RIGHT OFF THE bat, we are told, "Everyone wants to own the end of the world," and in italics, no less. Is that simply because of the marketing possibilities, the end of the world being something that everyone alive has some kind of interest in? Something that everyone wants to know about? Something that everyone wants?
The third possibility seems the least likely, but it is the one that kept crossing my mind most frequently as I read the new DeLillo.
I remember visiting my old high school a few years after I had graduated, noticing that its activities had gone on apparently uninterruptedly in the intervening years, and feeling vaguely scandalized. Something seemed wrong, even slightly insulting, in the place having continued to operate as it had while I was there even without my being there, as if I was utterly unnecessary to its functioning...which, of course, I was. But there was a subtle effrontery in demonstrating my superfluousness right in my face, as it were.
I expect to have a comparable feeling should I revisit my workplace a few years after I retire, re-learning the lesson of my dispensability.
Is that why there is (apparently, given how common the phenomenon is) some satisfaction in contemplating the end of the world? That if the world disappears in the same instant that we do, no proof positive of our ultimate dispensability will ever be offered?
All the above is my best guess of why the elite cryogenic facility that figures in DeLillo's novel markets itself with images of apocalyptic destruction. "Zero K" is the lab where the actual freezing occurs (although DeLillo mentions that it does not actually get as cold as zero degrees Kelvin), but the outfit operating the facility calls itself The Convergence--because they are at some meeting point between religion and science in using biotech to achieve immortality of the soul? Because their clients are neither exactly alive nor exactly dead?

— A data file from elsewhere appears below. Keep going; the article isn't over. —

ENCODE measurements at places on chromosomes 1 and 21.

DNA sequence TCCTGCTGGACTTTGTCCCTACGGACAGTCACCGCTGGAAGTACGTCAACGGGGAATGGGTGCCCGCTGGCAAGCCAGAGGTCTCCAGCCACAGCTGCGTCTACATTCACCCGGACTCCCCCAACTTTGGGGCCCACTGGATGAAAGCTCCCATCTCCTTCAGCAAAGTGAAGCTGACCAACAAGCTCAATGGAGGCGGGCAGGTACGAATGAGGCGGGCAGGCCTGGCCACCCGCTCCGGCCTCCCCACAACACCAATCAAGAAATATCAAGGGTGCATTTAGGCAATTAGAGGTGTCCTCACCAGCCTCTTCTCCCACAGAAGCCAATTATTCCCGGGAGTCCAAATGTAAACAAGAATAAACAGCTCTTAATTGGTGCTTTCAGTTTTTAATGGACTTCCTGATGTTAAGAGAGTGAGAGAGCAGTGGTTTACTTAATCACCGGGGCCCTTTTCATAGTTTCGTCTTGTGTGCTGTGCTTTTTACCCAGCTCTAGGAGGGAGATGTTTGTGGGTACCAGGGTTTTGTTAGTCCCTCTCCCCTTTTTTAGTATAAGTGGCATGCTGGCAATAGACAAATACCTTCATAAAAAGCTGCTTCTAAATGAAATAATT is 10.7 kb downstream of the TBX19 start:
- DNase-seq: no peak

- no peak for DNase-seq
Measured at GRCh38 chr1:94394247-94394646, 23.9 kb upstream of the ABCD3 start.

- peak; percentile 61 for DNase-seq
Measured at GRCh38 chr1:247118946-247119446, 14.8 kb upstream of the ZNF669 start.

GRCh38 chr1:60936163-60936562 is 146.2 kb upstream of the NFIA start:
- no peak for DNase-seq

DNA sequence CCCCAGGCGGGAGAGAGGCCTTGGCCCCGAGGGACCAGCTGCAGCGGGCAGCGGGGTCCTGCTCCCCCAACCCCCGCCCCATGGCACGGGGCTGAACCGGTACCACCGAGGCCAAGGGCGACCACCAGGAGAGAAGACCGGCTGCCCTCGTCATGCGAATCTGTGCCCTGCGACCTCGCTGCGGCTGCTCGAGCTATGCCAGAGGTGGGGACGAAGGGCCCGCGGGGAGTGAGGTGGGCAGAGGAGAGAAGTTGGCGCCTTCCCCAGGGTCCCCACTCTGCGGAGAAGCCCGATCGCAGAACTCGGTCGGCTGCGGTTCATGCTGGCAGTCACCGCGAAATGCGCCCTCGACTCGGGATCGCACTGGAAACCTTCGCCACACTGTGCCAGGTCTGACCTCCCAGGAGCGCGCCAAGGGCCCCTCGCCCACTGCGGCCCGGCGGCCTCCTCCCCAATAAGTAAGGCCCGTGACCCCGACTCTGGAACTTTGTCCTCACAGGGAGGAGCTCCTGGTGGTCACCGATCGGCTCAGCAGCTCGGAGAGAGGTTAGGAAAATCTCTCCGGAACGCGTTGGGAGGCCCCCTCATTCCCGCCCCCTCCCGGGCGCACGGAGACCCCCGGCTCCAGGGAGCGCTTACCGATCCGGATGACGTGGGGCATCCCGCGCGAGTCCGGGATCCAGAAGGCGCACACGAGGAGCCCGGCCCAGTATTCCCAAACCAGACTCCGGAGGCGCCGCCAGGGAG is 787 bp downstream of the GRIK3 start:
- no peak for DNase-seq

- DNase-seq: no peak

Ross Lockhart, the extremely wealthy father of the novel's narrator, is a "herald"; that is, he is going to be frozen not because he is close to death (to be resuscitated when the cure for his illness is available, the classic cryogenic scenario), but just because he can, giving the Grim Reaper the slip even before he comes knocking.
This refusal to die is going to mean that the worl will never know for certain whether it can manage without Ross Lockhart--but it is also going to complicate matters for the next generation, i.e., Jeffrey Lockhart, who is already sufficiently at sea in a Hamlet-like perpetual-post-grad-hood. But this kink in the ordinary father-to-son handoff has a further twist. More to follow.